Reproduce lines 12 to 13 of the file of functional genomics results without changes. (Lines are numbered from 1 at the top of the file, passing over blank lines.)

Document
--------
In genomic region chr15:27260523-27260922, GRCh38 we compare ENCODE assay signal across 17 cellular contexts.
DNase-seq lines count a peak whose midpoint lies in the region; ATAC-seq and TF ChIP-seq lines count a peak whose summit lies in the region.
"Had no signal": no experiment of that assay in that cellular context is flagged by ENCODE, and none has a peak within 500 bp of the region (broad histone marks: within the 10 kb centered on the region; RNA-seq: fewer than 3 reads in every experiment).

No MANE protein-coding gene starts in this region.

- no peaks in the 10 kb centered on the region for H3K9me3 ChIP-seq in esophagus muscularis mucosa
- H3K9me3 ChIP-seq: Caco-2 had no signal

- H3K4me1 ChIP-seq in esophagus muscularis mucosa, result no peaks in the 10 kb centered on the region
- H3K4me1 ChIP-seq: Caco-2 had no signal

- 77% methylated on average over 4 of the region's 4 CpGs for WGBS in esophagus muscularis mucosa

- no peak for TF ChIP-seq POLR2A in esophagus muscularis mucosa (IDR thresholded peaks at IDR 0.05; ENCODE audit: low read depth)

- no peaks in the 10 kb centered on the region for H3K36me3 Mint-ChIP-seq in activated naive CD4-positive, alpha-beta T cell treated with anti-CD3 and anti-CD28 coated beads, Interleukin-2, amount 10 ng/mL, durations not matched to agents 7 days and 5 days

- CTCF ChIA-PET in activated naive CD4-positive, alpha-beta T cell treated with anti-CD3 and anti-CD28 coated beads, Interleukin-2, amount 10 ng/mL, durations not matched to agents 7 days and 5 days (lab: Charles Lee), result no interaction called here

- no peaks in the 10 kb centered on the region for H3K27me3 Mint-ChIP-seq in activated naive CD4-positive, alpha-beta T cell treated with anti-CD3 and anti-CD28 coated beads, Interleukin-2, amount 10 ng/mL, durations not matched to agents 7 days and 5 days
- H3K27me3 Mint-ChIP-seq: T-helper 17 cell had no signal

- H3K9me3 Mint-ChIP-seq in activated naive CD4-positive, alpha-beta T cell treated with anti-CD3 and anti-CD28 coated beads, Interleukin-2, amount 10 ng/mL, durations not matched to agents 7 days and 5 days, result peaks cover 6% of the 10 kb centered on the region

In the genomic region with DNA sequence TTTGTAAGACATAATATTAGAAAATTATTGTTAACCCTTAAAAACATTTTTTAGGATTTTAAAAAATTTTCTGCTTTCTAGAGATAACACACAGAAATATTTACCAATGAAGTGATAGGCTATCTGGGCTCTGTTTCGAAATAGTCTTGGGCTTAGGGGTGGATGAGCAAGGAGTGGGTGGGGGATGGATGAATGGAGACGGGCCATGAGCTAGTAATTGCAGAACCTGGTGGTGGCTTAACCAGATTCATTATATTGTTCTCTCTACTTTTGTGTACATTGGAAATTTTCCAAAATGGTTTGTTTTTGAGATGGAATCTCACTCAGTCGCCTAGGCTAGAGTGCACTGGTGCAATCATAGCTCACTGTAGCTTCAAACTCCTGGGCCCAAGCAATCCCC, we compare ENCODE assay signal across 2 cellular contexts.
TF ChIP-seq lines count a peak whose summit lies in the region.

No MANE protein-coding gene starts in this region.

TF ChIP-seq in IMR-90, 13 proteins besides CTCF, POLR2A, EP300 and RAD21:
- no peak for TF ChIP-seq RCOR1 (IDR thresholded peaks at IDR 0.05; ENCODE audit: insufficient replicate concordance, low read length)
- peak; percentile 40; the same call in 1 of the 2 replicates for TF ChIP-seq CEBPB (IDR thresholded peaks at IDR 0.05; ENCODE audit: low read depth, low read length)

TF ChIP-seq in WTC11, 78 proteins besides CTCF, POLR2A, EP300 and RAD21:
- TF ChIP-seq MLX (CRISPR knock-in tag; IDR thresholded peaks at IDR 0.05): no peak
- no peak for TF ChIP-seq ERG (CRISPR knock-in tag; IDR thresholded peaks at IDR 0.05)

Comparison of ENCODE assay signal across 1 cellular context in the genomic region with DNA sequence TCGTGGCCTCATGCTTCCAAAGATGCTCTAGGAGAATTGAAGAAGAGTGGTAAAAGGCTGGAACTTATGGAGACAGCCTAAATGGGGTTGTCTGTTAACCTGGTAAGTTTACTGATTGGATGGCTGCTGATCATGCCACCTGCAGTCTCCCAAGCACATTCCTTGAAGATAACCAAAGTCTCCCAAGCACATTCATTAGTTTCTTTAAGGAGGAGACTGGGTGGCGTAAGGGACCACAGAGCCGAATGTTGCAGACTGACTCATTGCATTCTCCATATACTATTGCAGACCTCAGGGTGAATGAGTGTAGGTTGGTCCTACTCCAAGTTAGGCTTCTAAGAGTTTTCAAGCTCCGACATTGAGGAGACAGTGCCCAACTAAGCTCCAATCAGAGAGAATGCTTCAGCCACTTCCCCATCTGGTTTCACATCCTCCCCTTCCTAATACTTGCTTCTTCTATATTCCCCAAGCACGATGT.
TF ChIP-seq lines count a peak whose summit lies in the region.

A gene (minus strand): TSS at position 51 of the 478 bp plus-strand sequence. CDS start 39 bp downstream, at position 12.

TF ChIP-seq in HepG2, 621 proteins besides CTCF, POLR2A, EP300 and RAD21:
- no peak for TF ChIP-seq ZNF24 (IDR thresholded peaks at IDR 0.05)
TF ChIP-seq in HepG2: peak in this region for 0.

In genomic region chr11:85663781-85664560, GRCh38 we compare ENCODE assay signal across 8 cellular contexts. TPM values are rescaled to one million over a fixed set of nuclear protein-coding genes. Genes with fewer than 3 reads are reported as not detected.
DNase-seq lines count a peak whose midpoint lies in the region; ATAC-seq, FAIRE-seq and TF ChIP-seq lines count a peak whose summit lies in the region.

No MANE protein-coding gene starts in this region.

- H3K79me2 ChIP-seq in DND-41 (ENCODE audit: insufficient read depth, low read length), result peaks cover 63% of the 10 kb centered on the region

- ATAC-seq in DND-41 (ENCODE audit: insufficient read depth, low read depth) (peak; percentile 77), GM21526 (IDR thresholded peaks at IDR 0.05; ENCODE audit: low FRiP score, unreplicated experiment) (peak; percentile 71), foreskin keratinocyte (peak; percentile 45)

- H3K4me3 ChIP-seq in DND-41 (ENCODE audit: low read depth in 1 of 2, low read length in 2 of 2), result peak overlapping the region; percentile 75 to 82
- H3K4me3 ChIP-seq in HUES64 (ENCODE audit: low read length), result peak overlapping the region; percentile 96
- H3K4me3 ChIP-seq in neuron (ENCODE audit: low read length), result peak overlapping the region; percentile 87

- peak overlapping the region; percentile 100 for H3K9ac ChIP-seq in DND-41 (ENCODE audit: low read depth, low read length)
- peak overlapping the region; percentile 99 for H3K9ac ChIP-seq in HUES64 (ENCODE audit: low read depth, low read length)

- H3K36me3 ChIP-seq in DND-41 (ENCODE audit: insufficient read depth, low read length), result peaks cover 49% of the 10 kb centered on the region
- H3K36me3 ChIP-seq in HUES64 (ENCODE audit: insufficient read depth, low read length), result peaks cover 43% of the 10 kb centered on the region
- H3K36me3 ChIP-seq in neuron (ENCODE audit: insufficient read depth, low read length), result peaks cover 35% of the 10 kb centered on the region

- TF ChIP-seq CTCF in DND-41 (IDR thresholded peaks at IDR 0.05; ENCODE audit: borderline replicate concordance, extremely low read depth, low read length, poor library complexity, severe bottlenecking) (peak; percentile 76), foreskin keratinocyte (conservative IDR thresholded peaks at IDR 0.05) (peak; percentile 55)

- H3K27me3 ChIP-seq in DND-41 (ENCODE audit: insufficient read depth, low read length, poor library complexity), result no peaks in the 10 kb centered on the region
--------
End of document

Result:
- CTCF ChIA-PET in activated naive CD4-positive, alpha-beta T cell treated with anti-CD3 and anti-CD28 coated beads, Interleukin-2, amount 10 ng/mL, durations not matched to agents 7 days and 5 days (lab: Charles Lee), result no interaction called here

- no peaks in the 10 kb centered on the region for H3K27me3 Mint-ChIP-seq in activated naive CD4-positive, alpha-beta T cell treated with anti-CD3 and anti-CD28 coated beads, Interleukin-2, amount 10 ng/mL, durations not matched to agents 7 days and 5 days